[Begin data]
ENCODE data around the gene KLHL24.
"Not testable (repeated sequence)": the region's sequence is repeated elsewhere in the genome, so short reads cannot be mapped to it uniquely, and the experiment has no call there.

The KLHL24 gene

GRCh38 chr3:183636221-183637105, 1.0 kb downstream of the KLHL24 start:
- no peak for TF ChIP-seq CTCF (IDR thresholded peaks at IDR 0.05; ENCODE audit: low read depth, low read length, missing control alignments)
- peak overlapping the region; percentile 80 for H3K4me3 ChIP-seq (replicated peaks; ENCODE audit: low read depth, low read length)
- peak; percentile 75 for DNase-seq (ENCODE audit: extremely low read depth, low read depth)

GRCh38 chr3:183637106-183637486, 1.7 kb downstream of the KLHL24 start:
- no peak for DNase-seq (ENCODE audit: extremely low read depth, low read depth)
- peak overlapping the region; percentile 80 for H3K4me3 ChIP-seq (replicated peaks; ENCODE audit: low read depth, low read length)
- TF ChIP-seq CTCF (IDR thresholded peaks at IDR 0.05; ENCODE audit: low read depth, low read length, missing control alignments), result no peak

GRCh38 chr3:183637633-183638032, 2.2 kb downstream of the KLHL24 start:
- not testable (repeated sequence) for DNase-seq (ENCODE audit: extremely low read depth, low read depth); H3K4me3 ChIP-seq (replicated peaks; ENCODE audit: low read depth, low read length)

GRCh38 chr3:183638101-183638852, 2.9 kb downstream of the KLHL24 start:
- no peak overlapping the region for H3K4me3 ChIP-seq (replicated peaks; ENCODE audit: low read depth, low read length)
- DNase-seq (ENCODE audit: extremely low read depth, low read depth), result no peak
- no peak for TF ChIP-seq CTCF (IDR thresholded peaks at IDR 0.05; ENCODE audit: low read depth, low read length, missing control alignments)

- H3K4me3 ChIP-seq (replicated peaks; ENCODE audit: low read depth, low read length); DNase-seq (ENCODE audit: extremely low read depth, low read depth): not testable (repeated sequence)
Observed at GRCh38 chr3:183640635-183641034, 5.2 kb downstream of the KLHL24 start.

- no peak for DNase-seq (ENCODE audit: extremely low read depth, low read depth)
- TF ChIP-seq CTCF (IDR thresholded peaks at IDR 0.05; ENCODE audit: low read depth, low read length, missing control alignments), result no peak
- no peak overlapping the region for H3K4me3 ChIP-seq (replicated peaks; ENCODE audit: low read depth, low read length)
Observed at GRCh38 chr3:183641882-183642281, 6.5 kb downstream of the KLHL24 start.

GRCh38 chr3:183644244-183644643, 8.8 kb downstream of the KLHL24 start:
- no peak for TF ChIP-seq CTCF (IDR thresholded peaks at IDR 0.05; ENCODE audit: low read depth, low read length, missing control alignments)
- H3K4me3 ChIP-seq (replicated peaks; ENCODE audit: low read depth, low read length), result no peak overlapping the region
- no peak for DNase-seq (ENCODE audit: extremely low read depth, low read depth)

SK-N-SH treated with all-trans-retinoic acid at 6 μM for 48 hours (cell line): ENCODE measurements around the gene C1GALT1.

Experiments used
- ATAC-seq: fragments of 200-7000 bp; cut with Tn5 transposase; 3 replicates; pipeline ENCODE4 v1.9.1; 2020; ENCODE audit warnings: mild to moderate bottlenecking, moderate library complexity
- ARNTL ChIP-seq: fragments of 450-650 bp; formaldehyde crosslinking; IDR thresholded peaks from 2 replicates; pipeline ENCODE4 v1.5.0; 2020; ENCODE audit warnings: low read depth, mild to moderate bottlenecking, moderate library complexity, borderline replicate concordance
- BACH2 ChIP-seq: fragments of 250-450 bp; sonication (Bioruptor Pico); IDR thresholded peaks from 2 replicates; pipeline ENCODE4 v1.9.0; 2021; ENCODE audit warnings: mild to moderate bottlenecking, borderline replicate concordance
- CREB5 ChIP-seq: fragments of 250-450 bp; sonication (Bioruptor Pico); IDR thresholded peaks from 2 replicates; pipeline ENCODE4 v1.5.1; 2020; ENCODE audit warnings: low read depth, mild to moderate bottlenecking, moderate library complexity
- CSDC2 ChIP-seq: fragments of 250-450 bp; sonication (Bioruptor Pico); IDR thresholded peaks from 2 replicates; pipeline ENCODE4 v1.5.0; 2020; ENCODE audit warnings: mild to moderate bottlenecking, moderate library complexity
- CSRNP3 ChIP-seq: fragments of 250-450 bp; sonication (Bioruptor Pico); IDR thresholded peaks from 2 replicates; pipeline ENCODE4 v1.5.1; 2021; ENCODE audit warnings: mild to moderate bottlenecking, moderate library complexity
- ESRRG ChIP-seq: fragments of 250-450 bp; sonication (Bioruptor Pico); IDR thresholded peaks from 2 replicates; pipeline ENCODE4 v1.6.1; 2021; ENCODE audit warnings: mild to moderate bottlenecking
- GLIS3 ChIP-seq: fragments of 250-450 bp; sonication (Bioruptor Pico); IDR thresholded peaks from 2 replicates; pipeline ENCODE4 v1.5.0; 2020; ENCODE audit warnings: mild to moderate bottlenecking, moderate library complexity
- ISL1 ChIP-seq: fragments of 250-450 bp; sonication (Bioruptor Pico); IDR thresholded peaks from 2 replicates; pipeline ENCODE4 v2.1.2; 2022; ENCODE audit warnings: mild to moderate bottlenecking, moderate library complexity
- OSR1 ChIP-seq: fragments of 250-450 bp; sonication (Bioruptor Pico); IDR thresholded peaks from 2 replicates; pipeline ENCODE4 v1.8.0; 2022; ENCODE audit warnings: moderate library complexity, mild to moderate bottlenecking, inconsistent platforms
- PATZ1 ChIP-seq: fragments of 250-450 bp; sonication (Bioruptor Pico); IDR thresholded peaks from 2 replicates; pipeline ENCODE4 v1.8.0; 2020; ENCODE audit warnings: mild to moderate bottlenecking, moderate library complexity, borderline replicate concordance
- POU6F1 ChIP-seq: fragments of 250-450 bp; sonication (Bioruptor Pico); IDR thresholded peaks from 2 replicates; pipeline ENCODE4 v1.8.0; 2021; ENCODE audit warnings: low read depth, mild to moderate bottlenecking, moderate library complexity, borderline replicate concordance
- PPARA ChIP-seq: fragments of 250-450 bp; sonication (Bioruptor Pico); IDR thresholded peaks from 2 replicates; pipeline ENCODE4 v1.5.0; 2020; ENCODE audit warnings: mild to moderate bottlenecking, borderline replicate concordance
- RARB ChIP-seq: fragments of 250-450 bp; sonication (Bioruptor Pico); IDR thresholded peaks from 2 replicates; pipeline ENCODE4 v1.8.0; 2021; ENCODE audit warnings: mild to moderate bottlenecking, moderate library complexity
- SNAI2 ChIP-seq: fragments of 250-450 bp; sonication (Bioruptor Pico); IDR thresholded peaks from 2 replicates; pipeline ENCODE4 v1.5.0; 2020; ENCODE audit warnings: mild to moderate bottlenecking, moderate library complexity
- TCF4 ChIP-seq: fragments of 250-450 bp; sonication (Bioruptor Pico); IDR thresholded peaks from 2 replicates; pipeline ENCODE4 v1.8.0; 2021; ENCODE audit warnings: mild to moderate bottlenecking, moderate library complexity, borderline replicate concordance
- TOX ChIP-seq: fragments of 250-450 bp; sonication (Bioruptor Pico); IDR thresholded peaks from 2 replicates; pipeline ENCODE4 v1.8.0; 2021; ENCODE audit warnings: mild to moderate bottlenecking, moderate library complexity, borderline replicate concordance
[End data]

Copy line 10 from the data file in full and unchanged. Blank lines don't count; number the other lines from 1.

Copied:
- peak overlapping the region; percentile 80 for H3K4me3 ChIP-seq (replicated peaks; ENCODE audit: low read depth, low read length)